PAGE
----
1: Introduction Intro and Important Vocab - Instrumental Music: - Melody: “A series of musical notes that is musically satisfying” - Texture: ( # and type of instruments): 1 - Combine multiple Timbre’s together to create a new sound - Or multiple instruments (muted trombone, sax, and violin to create new sound) - Timbre: (quality of sound; not good or bad necessarily) the character or quality of a musical sound or voice as distinct from its pitch and intensity. - Chord: - Harmony: the combination of simultaneously sounded musical notes to produce chords and chord progressions having a pleasing effect. - Beat: a main accent or rhythmic unit in music - Rhythm: a strong, regular, repeated pattern of movement or sound. - Tempo: the speed at which a passage of music is or should be played. - Meter: In music, metre refers to the regularly recurring patterns and accents such as bars and beats. Unlike rhythm, metric onsets are not necessarily sounded, but are nevertheless expected by the listener. - Bar or Measure:a bar (or measure) is a segment of time corresponding to a specific number of beats in which each beat is represented by a particular note value and the boundaries of the bar are indicated by vertical bar lines. - Form: - Introduction: When the instruments begin the song and do not have any lyrics or singers - 32 bar AABA song form: - Head and Bridge: - Rhythm Changes: - 12 bar blues: - Chorus: - Time Signature - Syncopation: - Rhythms which occur off the beat - Ex. techno beat - Interval: - Octave: - Pitch: (sharp/flat) - Scale: - Tonic/Key/Tonality: - Dynamics: - How loud or how soft something is (volume) - Articulation: how you play the notes - - Ex. Long and connected or short and disconnected Comping: (accompanying) Solo Breaks or Breaks: Trading Solos: Call and Response: with instruments even… Stop Time: Riff: Wind Instruments: Brass Instruments - Tuba: Low - Trumpet: High - Trombone Woodwinds - Saxophone: - Claranette: High in pitch but worn - Soprano - Flute: more “breathy” String Instruments - Guitar: - Banjo: - Bass: Percussion Instruments - Piano: - Falls under percussion instruments because the hammer inside - Vibraphone: - Drum set: WEEK 1 Videos hi sean . . . AHHHHHH Louie goes in on this!!!! ITS LIT - VIDEO 1: Billie Holliday and Louis Armstrong - 4 Beats per measure (Bar) - Slow tempo - Trumpet, Clarinette, Guitar, Trombone, Piano, stand up bass - Great harmony (instruments/voice work well together) - High quality of timbre - Call and response between the trumpet (?) - High octave - Full of harmony (people are playing different instruments an octave higher or lower than the melody) - All of the category of instruments (string, percussion,wood wind, wind, ect.) - A lot of texture (combination of a lot of instruments and vocals) - Notice how Billie Holiday and Louis Armstrong are in sync the entire time of the video - - VIDEO 2: Jammin the blues - Jam session - Not all of the instruments are playing at the same time - Saxophone adds another element to the timbre - Saxophone, Trumpet, drums, piano, stand up bass, - 4 beats per measure (bar) - Tempo is slower than the first video - High pitch - Long articulation - Instrumental solo (halfway though) - Faster tempo, short articulation - The dynamics are loud - Syncopation (off beats occur) - Trading solos (multiple instruments have solos after each other) - Tempo change half way through - Started slower and gradually increases when the people start dancing - The lower (alto) instruments (bass, piano, ect.) hold the tempo or the melody of the song, the higher or soprano instruments (saxophone, trumpet, ect.) do more of the harmonies and solos that we hear throughout the song. VIDEO 3: - Tempo is slow and fast - Articulation is short - Weird noises - Piano, drums, electric bass, - Piano holds the beat or melody but hard to follow - Heavy syncopation(not a consistent melody and is harder to follow because it is more choppy and doesn't have a repetitive sequence that happens multiple times throughout the song) - Chaotic - Texture (# and types of instruments) - Not satisfying melody - The dynamics are loud - A lot of rhythm change throughout the song. It begins at a really slow tempo and gradually increases. By the end of the song, the tempo is faster and more upbeat. DAY 2: Chapter 1 “Roots” of Jazz Introduction and review - Know your instruments (woodwinds, bass, string, and percussion) Important vocas: - Harmony - Difference between timbre and texture - Understanding what a form is (it’s not just chaos) - 12 bar blues - 4 2 bar a a b a ??? - Use of off beat rhythms Chapter 1 “Roots” of Jazz - Jazz s truly American but with strong African (west african roots) - Slave trade - African preservation - Religion, culture, instruments, improvisation, Ring Shout, call and response, syncopation, polyrhythm - European Influences - religion , culture, brass/military bands, minstrelsy, modern technologies - Main musical influence on Jazz: Ring Shout, Work song, Spiritual, Minstrelsy, Blues, Ragtime, Brass/Military band (in this order) West Aftican drumming video - Example of Call and response - Typically very obvious - It will be a priest figure or someone who sounds powerful singing something and then the drums and will respond with the same tone and rhythm - Heavy use of syncopation - Off beat rhythms - Polyrhythms - Many rhythms layered on top of eachother Ring Shout - Characteristics - Dancing in a circle, counter clockwise motion, singing, drumming, body percussion, climax with frenzy. - It was a release, helped them cope with their ugly realities - Often had a priest like figure in the middle with a group of people on running in a counterclockwise circle - Lots of call and response and syncopation came from this. Work Song (used work sounds to make songs) - Helped pass time - Set a tempo/beat to work too - Call and Response - Percussion - Very important because whatever work sound they were doing became part of the song - Examples - the sound of hammering a railroad tie to make railroads is literally a sound in song - Hitting a tree with an axe and using the sound to create a beat to make a song Spiritual (ex. wade in the water) - Came out of the influence of Christianity on slaves - Featured “call and response” - Christian lyrical content - Lyrically this type of music is talking about christianity and god - Helped deal with hardships - Similar to the other ones (work song) however the lyrics are about god. Minstrelsy - Very racist - Started Blackface - Bad?? Stereotypes - Dance - Music - Ex. “Yes sir, Mr. Bones” LaBluesssey - Country Blues vs. Urban Blues - Country Blues: 9 bar form - Urban Blues: 12 bar form that keeps repeating, AAB form - Characteristics: Lose phrasing, syncopation, slides and blues notes - Blues notes - Bessie Smith (1894 - 1937) Most beloved blues singer - Boogie Woogie- is a form of blues piano playing in which the performer maintains a driving 8th note rhythm in the left hand while improvising blues figures in the right hand . Ragtime - European influences on form (with many sections) - Syncopation Improvisation - Scott Joplin (1899), collected royalties - He is the quintessential ragtime artist - - “Maple Leaf Rag” is his staple song Piano Music Piano rolls Jazz vs Ragtime: - Similarities - Both used solo piano - Both used improvisation and similar chords - Differences - Ragtime was influenced by European military music - Ragtime had 4 or 5 different section, more than early jazz which had simpler forms - Ragtime improvisation was sparse, compared to Jazz’s longer and collective improvisation Day 3- TEST NEXT TUESDAY ON 2/4!!!!!!! New Orleans; Shift from Ragtime to Jazz ● New Orleans is considered the birthplace of Jazz, but rural south also helped it grow as well as urban areas like Chicago, KC, NYC ● Origins of the word Jazz are uncertain ● 1917: the Original Dixieland Jazz band recorded the first Jazz recording titled “Livery Stable Blues” ○ This was recorded in NYC, not New Orleans ○ Original Dixieland Jazz Band was a white band ● Complex ragtime forms were replaced with simpler AABA 32 bar song forms and the 12 bar blues form as Jazz began to replace ragtime in popularity ○ Jazz had a much simpler form but greater focus on complex instrument improvisation Characteristics of New Orleans Jazz ● Called New Orleans Jazz; Dixieland Jazz or Traditional Jazz ● Typical Instrumentation: cornet (trumpet like) , clarinet, trombone, piano, banjo,tuba, drums, (string base eventually replaces tuba) ● Front line: Cornet, Clarinet, Trombone ● ● ● ● ● Improvised ensemble sections with cornet on lead with improvised support from clarinet and trombone ○ Trombone is lower, and clarinet is higher pitched The rhythm section keeps time on the song Collective improvisation:simultaneous improvisation by the front line This is music derby can dance to, it has a vibrant rhythm that drives movement “Hot” style with exuberant performances ○ “Hot” basically means that African Americans are playing this music ○ There was either white bands or black bands, no mixing of races ○ “Sweet” music refers to white band’s music In class video: Louis Armstrong - When the Saints Go Marching In ● Louis Amrstrong goes in :0 ● Rhythm section plays the same sounds over and over ● A lot of improvisation, they are just going off right now ● Raspy voice ● High, loud, in your face ● Rare performance, special, no white musicians were playing like this in the day ● This was very new to the music scene for its time ● Trumpet, clarinet, trombone, Famous New Orleans Jazz Musicians ● Charles “Buddy” Bolden (1877-1931) ○ He never recorded ○ He died in 1931 and was an alcoholic ○ He is considered first Jazz musician ○ No recording of him so it is controversial ● “Jelly Roll” Morton (1890-1941) ○ Self proclaimed inventor of Jazz ○ Wrote so much of early Jazz compositions ○ Raised in New Orleans, began playing piano in a brothel at age 9 ● Sidney Bechet (1897-1959) ○ Great clarinet player ○ Special because he helped popularize jazz in Europe ○ Much jazz moved to Europe because ■ Less racist ■ Jazz was growing in popularity in Europe, similar to the modern day coronavirus. ● Joe “King” Oliver (1881-1938) ○ He discovered Louis Armstrong and helped popularize him ○ He played cornet and use mutes ● Louis Armstrong (1901-1971) ○ First elite recording soloist ○ He played trumpet and sings, was a great soloist In class video: “Dipper Mouth Blues” ○ An example of city blues ○ Probably derby’s favorite song ○ Improvisation over the rhythm section ○ They use “stop time” ■ Giving three beats and resting on the fourth Important Historical events that Impact Jazz in the 1920s ● WWI, 1914-1918 ● Great migration of African Americans north ○ Places like Detroit and Chicago ● Storyville closes ○ A large part of Jazz, and after it closed it killed part of Jazz in New Orleans ● 1917 first jazz recording ● Prohibition in 1919 ○ Negative impact because there were less bars to play in, but there was also underground bars that served as music scenes ● 1920 women voting rights ● 1920 commercial radio ● 1925 electric recording ● 1920s Harlem renaissance ● 1929 Stock market crash ○ Gave birth to swing music Chicago Jazz and its Key Contributors ● 2nd generation of Jazz musicians ○ Many are white ● Storyville closes, led to large movement of Jazz musicians to Chicago from New Orleans ● Bix Beiderbecke (1903-1931) ○ White trumpet player ○ Second to Louis Armstrong in popularity, even though their music was very different ■ Bix’s music was minimal, and Louis was more flashy and loud ● Frank Trumbauer ○ Half white and half Native American Saxophonist ○ Trumbauer and Bix teamed up on some music Jazz in New York ● Jazz was thriving in NYC in the 1920s ● NY produced a well educated and well-to-do class of African Americans in the form of the Harlem Renaissance ● There was a stigma that art produced by African Americans was less valuable, and this led to African Americans beating white’s at their own game ● ● ○ Authors, artists, poets, politicians, etc. ○ WEB Du Bois (author, political leader) ○ James Weldon Johnson (author) ○ James Reese Europe (composer) ○ William Grant Still (Composer) Initially, these educated black people were not as open to Jazz because it was music that may be found in a brothel and was not seen as scholarly ○ By the end of the movement Jazz was greatly appreciated Tin Pan Alley - Area in New York where many great artists and composers created music Harlem Stride Pianists ● Cutting contests - like a jam session, but can be compared to a modern day rap battle ● Pianists try to outdo eachother ● Left hand “Boom, chunk” and right hand “melody” ● Eubie Blake, James P. Johnson, Fats Waller, Art Tatum Beginning of the Big Bands ● Characteristics: dance and/or entertainment music, sections, written arrangements, head arrangements ● Fletcher Henderson ○ His band was the largest in the 1920s ● Duke Ellington (East St. Louis) ○ Duke’s band became bigger in the 1930s and 40s ● Paul Whiteman ○ Was white, took notes from Duke and Fletcher and had a “sweeter” approach Jazz in Europe ● England initially but Paris became the epicenter for Jazz in New York ● Two important early European jazz musicians: “Django” Reinhardt and violinist Stephane Grappelli Week 3 Video Notes Early Jazz 1 ● Did jazz emerge in new orleans??? Most say yes ● Jazz is a Synonym for sexual intercourse ● Ragtime = early jazz forms ○ 32 bar = AABA ○ Rhythmic attitude ● Front line is the horn players New Orleans The Great Migration Chicagoans and Bix Beiderbecke Early Jazz 2 4 early Jazz Stars Louis Armstrong the Essence of “Swing” Study Guide Test #1 Found On Canvas: Introduction: Please read the introduction and make sure you understand melody, harmony, rhythm, texture, timbre, form, improvisation, 12 bar blues, AABA 32-bar song form, syncopation, pitch, tonality, chord progression, articulation, dynamics, rhythm section, call and response, and the various (brass, woodwinds, string, & percussion) instruments and their roles in regard to early jazz Chapter 1: The Preservation of African Traditions (5 main points) Ring Shout European Influence on jazz (4 main points) Front Line Christianity, the Ring Shout, Spirituals, and Work Songs Blues Notes and Syncopation Minstrelsy Ragtime – Scott Joplin The Blues – Bessie Smith Chapter 2: Shift of Ragtime to Jazz New Orleans Jazz – Dixieland – Traditional Jazz Collective Improvisation New Orleans Buddy Bolden Sidney Bechet Migration North 1917 – ODJB Joe “King” Oliver Jelly Roll Morton Creoles Louis Armstrong Chicagoans and Bix Beiderbecke Inside/Outside Jazz in New York Tin Pan Alley Harlem Renaissance Harlem Stride Piano James P. Johnson Cutting Contest Art Tatum Paul Whiteman Beginnings of Big Bands – Fletcher Henderson and Duke Ellington Jazz in Europe Listening: There are 8 listening examples. They cover a wide variety of early jazz styles and influences on or predecessors to jazz. Be able to identify these different early jazz styles and/or predecessors to jazz (work song, spiritual, country blues, urban blues, ragtime, Harlem stride, traditional/Dixieland, big band, European jazz). Week 3 Video 1:ew Orleans birth place of Jazz Synonym for sexual intercourse from root of the word. Early ragtime used 32 bar.. Early jazz had swing rhythym, trumbone, banjo, clarinet, drums, front line is the horns, rhythym section is banjo piano tuba and drums , Collective improvisation from front line, they use driving meter. New orelans style= dixieland style. Video 1: Early Jazz and the shift from Ragtime to Jazz ● What are the origins of the word jazz? ○ New Orleans ○ Not clearly established ○ San fran newspaper meaning “energy” or “pep” ○ Symbol for sexual intercourse ● Was jazz district from ragtime? ○ Lines are blurred ○ Classic ragtime has more of asquarer rhythm ○ Early jazz is swung ● New orleans jazz time ○ “Front line” =horn platyer (cornet, clairinet, trombone) ○ ○ ■ Lead is played by the cornet Rhyy section= piano Discieland style refers to later generations style played by whit people Video 2: Creoles forced into segregation, uptown/downtown theory. Generational theory=demand for rougher style ● ● ● ● Uptown/Downtown theory Generational theory ○ Newer ruffer style replaced that the earloer mor refined “sweet” style ○ Resulted in more employment for musicians. Buddy Bolden ○ Early figure in development of rougher hotter new orelans style. Important New Orelans players: sidney Becht, Zutty Singleton, Louis Armstrong, Video 3: The Great Migration ● ● ● ● ● Began recording career when moving to Chicago The exodus from New Orleans ○ Largest population shift in the in the histoyr of the US ○ African Americans left the south and moved to northern Much of the jazz activity takes place on the south side of Chicago Chicago nightlife provides employment for musicians The Lincoln Gardens = club where someone played Video 4: ● ● ● Chicago Jazz modeled off of the new orelans players. Players such as armstrong. These players were from or associated with chicago, Biederbecke: classic 1920s jazz stud, born in Iowa, died early, second to only armstrong as a corenest and soloist in 20’s He has smaller range, less vibrato. Video 5: ● ● The begnning of Jazz ○ Before 1925 recordings were acoustic ■ Loud instruments were farther away from the mic ○ After the mic captured the sound electronically The “first”jazz recordinng ○ Freddie Kkeppard truned down first opportunity to hav the first jazz recording ○ Instead Victor records Dixieland Jazz Band ■ Helped public perception of jazz as brash, nocel and slapstick ○ Tiger Rag 1918 performed by OBGYd ( Video 6: ● ● Jelly roll morton: pianist from new orelans, creole of color, reached chicago in 1922, skills in ragtome, blues, stomps, light opera…… ○ also a composer, his group the red hot peppers, used creative combinations of instruments, alternating written music and improvised solos…… ○ a pool shark, a gambler and a pimp! Sidney Bechet: a creole of color, early jazz soloists, Video 7: Louis Armstrong ● ● Armstrong so central to jazz ○ His concept of swing ■ Virtually influenced all jazz musicians ○ He ade hajazz a soloist’s art: rather than the collective improvisation What to listen for ○ Wide range of the trumpet, displaying astounding technical mastery over a diffeuct instrument ○ Variety of musical ideas and In the first video, I was very surprised to find out the real origin of Jazz music. Knowing that New Orleans, Louisiana had the most influence on Jazz music I did not consider the influence of Jazz from other places. However, New Orleans did influence Jazz music more than anywhere else, but, New Orleans spread Jazz music throughout the United States. I found it very interesting that the origin of the word Jazz is seemingly undiscovered by historians. In the second video, Professor Kieth Waters explains how Jazz really came to fruition in New Orleans. One theory, the generational theory, argues that as time went on, the "sweet" style of Jazz became less popular. The Uptown/Downtown theory explains how Black Europeans, (creoles of color) mixed African music to make Jazz. Historians also explain how this was caused by segregation. The third video, The Great Migration, goes into a deeper context of the migration of people and Jazz music from New Orleans to Chicago. This was named "The Great Migration." It was very surprising to me to find out how i ...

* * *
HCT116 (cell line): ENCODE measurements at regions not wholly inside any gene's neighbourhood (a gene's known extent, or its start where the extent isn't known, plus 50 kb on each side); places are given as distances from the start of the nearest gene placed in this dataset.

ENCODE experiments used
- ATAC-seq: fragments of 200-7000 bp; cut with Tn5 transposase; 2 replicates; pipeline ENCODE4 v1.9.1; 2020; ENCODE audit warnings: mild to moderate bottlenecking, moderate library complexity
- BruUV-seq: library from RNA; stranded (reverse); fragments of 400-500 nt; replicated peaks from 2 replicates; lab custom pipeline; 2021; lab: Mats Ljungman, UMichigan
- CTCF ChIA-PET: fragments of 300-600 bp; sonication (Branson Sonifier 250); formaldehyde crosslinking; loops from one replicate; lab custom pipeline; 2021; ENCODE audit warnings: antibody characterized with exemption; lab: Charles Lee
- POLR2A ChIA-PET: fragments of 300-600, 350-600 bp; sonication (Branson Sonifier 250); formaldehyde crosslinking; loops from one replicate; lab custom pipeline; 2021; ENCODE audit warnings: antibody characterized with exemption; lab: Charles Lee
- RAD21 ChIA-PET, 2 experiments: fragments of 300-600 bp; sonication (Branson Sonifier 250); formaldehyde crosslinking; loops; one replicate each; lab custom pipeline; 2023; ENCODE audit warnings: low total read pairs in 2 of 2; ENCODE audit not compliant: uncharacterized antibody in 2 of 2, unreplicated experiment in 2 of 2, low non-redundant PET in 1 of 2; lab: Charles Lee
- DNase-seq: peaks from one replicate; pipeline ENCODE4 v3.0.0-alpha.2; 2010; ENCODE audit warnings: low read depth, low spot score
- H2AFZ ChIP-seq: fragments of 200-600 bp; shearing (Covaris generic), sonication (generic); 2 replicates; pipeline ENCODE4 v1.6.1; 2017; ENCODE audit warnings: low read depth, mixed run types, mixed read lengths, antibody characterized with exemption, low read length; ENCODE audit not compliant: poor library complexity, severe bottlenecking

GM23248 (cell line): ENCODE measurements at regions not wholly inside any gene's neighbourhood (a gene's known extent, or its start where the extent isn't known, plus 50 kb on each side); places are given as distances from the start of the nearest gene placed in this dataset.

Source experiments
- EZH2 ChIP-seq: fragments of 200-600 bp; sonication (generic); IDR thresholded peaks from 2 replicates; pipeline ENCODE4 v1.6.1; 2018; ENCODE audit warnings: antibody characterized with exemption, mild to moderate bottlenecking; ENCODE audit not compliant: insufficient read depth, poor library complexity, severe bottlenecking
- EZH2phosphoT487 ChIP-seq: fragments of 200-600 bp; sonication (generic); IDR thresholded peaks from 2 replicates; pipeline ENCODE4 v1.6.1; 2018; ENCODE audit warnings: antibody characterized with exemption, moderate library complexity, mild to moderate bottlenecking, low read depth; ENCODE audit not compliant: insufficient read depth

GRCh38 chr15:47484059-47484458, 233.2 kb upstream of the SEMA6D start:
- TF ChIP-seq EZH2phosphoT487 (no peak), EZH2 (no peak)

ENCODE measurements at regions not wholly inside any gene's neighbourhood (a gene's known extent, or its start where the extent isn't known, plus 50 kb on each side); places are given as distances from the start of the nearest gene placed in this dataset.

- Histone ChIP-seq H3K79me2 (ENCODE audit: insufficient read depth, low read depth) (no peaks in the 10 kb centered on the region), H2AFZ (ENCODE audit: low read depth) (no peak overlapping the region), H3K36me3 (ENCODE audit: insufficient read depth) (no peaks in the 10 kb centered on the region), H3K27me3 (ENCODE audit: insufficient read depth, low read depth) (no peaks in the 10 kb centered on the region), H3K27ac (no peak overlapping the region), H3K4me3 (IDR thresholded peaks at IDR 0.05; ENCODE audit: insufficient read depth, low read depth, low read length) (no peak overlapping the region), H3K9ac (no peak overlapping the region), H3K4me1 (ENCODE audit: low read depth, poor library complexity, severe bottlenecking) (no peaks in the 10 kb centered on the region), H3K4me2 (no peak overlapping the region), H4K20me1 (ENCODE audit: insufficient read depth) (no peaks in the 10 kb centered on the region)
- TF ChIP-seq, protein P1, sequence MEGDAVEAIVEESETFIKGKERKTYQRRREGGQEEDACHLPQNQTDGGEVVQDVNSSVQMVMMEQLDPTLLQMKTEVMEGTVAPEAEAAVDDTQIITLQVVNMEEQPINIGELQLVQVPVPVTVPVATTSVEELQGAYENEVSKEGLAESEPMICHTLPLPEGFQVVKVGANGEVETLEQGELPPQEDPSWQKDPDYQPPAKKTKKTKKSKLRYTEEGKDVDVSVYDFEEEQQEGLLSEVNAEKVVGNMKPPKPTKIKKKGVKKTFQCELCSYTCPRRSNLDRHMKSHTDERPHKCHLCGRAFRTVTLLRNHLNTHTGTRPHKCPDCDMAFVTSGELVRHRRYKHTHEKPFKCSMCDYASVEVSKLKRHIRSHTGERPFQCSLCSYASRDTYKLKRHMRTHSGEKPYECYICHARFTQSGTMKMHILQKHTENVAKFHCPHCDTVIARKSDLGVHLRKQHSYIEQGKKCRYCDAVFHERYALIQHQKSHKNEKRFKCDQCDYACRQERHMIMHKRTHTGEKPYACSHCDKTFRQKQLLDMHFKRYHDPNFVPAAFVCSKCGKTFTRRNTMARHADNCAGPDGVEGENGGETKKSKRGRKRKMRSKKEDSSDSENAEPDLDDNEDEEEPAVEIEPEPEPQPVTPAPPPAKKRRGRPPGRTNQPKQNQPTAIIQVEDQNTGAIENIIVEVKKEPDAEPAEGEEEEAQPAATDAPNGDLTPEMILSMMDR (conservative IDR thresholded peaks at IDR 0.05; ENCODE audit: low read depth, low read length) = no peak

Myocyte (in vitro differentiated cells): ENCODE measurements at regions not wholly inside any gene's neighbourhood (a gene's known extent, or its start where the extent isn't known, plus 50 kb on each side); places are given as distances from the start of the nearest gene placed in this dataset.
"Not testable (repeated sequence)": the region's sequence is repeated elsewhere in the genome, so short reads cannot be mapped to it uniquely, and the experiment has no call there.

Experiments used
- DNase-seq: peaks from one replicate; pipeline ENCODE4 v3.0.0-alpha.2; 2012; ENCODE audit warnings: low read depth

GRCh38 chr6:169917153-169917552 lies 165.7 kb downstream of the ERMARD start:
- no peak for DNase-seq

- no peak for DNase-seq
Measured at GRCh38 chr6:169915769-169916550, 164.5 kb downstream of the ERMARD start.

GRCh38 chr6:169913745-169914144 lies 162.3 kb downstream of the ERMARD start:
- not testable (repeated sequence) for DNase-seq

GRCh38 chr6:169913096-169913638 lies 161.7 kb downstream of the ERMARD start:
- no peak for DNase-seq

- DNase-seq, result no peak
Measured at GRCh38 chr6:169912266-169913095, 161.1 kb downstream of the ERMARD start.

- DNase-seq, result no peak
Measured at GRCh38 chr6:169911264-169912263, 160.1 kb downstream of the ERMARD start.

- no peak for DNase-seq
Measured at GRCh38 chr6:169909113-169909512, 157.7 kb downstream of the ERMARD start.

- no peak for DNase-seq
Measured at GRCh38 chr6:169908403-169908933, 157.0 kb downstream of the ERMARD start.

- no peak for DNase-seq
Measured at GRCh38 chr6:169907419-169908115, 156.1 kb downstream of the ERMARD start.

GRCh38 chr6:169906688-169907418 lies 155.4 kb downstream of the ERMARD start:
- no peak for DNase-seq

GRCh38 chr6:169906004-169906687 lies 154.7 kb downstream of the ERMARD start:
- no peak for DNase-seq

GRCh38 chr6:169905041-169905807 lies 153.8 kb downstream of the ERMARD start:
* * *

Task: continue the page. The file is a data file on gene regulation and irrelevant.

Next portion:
Student has agreed that all tutoring, explanations, and answers provided by the tutor will be used to help in the learning process and in accordance with Studypool's honor code & terms of service.

This question has not been answered.

Create a free account to get help with this and any other question!